• Legal Tags: are these the list of tags that are considered equivalent to the concept (e.g. the concept of "Active Power"), or tags that are permitted to be used with the concept?
  • Ontology Mapping: the ontologies themselves should capture the class structure and any relevant properties, so it should be sufficient to just list the IRI here. That is usually considered the "canonical" pointer to the record in the ontology world. For Brick, the IRI would be https://brickschema.org/schema/1.1.0/Brick#Active_Power
  • Defaults/alternatives: is the idea here to place requirements on how active power readings are gathered and treated, or to provide a list of data properties that should be communicated when talking about active power? (as an aside, how does one collect "cumulative" values for active power? My understanding is power is an instantaneous phenomenon)

Jeremy Yon Mon 19 Aug

@Joel -> Awesome reference. Thanks! -> Can you explain further the comment that 223P and Brick being syntactically identical? Apologies for still learning here - Are you referring to the section I called "ontology mapping?" The idea is that we expect a lot of people that will be looking at this standard will have no idea about the way that this will be used, so we were attempting to be helpful - perhaps if it is counter-helpful for those skilled in the art, should we be thinking more about some sort of an informative annex - am I catching your point?

@Gabe 1) Both. We're trying to stay platform agnostic, and as such it wouldn't make sense for us to pick one platform and offer the alternate as such - so my working starting point is to start with the concept and then point to how this must be captured if the system is using Project Haystack, Brick, or 223P. Put another way - using a different tag alone to identify this metric should be expected to be ignored. Obviously, nothing prevents additional tags, and this gets to your comment #3

2) Thanks...same response as above to Joel -> any suggestions/concerns from an education perspective?

3) Exactly. We're capturing only the aspects that are truly required to enable data combination in this version - each of the declarations cover known issues for our industry and would represent data mismatch if under-defined. Using what I've learned from listening in on your groups - I understand the desire to keep flexibility for the data engineers and scientists, so NOTHING PRECLUDES creating whatever data is desired - but we're declaring certain requirements if ONLY the primary tag is used (more data lake and less data swamp to steal the phrase from one of the speakers at Haystack Connect this year). Does that makes sense and it is compatible with the underlying principles of the platforms?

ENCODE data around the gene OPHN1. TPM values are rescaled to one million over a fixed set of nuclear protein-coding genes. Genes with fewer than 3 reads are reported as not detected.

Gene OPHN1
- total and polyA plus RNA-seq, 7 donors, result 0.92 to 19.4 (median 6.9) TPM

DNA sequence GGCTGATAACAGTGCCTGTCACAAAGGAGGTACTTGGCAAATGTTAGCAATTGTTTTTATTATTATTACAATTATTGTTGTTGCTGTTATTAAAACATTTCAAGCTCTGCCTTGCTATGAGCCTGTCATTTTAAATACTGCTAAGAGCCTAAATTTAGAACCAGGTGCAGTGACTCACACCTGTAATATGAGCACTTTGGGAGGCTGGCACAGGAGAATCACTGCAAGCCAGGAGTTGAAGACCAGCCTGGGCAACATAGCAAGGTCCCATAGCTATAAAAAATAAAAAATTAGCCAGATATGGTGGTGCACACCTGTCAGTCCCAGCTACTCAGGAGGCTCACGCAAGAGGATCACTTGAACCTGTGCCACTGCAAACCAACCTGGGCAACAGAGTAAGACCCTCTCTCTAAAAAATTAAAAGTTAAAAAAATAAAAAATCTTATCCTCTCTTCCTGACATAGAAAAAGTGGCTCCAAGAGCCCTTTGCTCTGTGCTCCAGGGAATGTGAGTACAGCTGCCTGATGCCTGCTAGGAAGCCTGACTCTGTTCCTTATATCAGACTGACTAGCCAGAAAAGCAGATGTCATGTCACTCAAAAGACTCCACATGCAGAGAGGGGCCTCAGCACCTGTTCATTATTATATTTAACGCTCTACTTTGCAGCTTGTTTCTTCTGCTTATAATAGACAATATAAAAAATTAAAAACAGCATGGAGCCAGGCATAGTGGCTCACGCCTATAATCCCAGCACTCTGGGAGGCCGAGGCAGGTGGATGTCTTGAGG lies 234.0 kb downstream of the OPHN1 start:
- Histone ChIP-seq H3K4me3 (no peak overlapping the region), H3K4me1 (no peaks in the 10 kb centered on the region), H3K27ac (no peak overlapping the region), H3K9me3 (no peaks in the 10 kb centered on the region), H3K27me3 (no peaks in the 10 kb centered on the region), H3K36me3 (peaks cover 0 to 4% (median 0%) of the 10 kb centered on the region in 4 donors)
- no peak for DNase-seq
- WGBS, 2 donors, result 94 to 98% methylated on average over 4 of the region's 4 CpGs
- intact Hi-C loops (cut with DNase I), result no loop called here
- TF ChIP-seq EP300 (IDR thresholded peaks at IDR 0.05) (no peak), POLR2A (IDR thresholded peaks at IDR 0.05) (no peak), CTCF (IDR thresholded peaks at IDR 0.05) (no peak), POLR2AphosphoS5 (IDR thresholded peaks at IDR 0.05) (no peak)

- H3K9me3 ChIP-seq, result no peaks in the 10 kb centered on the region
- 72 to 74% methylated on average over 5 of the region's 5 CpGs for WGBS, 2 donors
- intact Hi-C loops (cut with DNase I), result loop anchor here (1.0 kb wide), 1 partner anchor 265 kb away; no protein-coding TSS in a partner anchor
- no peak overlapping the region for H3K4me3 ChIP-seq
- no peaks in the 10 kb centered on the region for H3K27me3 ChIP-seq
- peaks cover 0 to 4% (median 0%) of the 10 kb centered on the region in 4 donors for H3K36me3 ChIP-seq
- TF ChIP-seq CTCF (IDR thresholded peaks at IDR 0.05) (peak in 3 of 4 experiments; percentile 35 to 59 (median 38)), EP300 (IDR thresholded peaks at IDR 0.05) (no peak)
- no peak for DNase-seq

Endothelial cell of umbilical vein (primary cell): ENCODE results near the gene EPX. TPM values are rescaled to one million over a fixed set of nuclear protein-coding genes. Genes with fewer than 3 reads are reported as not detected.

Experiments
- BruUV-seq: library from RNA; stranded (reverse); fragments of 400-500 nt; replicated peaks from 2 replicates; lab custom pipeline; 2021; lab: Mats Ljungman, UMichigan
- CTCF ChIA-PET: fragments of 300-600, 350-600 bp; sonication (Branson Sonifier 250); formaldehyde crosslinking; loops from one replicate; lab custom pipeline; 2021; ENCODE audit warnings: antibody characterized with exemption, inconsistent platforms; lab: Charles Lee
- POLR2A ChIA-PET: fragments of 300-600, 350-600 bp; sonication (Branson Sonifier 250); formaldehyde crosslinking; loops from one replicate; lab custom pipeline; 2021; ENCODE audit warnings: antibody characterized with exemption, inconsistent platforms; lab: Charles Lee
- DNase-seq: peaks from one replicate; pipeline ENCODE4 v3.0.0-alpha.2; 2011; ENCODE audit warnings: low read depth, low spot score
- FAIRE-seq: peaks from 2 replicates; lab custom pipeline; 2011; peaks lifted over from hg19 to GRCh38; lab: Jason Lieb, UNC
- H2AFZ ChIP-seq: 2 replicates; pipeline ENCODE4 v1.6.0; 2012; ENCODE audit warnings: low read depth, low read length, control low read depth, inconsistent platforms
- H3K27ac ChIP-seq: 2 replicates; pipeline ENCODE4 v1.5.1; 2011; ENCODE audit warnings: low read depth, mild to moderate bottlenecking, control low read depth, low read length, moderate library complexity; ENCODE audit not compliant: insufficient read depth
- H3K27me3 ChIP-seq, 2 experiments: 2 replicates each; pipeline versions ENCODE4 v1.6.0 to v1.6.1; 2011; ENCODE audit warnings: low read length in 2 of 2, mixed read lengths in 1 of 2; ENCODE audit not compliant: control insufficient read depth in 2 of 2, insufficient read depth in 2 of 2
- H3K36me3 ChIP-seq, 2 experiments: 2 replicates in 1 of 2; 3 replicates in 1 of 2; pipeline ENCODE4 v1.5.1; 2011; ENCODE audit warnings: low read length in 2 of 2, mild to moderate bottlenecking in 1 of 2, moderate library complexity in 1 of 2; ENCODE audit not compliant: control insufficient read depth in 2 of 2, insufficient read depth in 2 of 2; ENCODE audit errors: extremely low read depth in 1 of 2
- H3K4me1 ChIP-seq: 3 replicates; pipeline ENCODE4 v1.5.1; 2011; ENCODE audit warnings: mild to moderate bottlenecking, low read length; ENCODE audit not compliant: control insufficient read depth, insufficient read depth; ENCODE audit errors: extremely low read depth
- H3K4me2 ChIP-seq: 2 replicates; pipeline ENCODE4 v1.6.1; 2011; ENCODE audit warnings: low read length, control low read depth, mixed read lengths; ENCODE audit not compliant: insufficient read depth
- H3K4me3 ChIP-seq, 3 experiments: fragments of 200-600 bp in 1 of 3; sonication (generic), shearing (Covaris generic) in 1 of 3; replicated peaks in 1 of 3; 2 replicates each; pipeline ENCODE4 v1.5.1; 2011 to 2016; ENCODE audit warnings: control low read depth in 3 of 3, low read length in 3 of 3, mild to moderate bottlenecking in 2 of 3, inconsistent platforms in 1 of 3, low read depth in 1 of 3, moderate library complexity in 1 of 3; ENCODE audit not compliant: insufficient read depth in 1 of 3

On cumulative energy reporting...after years of debate, we've settled in on cumulative energy as the best approach. Basically whatever is measuring the energy initiates the count when it is started up and then adds the energy it measures to the count. While there are various benefits - one that is probably most interesting is lost data points being understood. For lighting - energy from every device is often expected every 15 minutes to be accumulated, so we have to manage the exact timing of the data being received (is it 14:59, 15:01...counted in 2 different buckets) and inevitable lost points. Having it cumulative means that the accumulator can understand better judge what is going on in the system and respond appropriately. This is all being standardized right now in the drafting of ANSI C137.5. It's a big topic - I'm happy to add more if needed.

Joel Bender Tue 20 Aug

Can you explain further the comment that 223P and Brick being syntactically identical?

It's simply that the format of the name that both use to refer to a concept are IRIs and are expected to follow RFC7320 URI Design and Ownership rules, like the Active_Power example from Gabe.

We're trying to stay platform agnostic, and as such it wouldn't make sense for us to pick one platform and offer the alternate as such - so my working starting point is to start with the concept...

Absolutely focus on the vocabulary or glossary with any collaboration tools that you can collectively agree to use that will help you focus on the problem and stays out of your way. It could be a mind map, outline tool, wiki, or just a single Markdown file that you share. When you are ready to publish the content, then you dig around through the document types your audience is accustomed to consuming and automate the process of mapping the content.

NOTHING PRECLUDES creating whatever data is desired - but we're declaring certain requirements if ONLY the primary tag is used

That is specifically a Project Haystack modeling problem, you are essentially creating a namespace for yourself by using a tag. Other modeling systems use other techniques. If you are already thinking about how to represent your model in some form that is interoperable with some specific knowledge organization system you are probably jumping the gun.

A lot of really well designed systems have a data dictionary (you might remember that term from the 1970s) that isn't any more complicated than a spreadsheet.

Gabe Fierro Wed 21 Aug

Using what I've learned from listening in on your groups - I understand the desire to keep flexibility for the data engineers and scientists, so NOTHING PRECLUDES creating whatever data is desired - but we're declaring certain requirements if ONLY the primary tag is used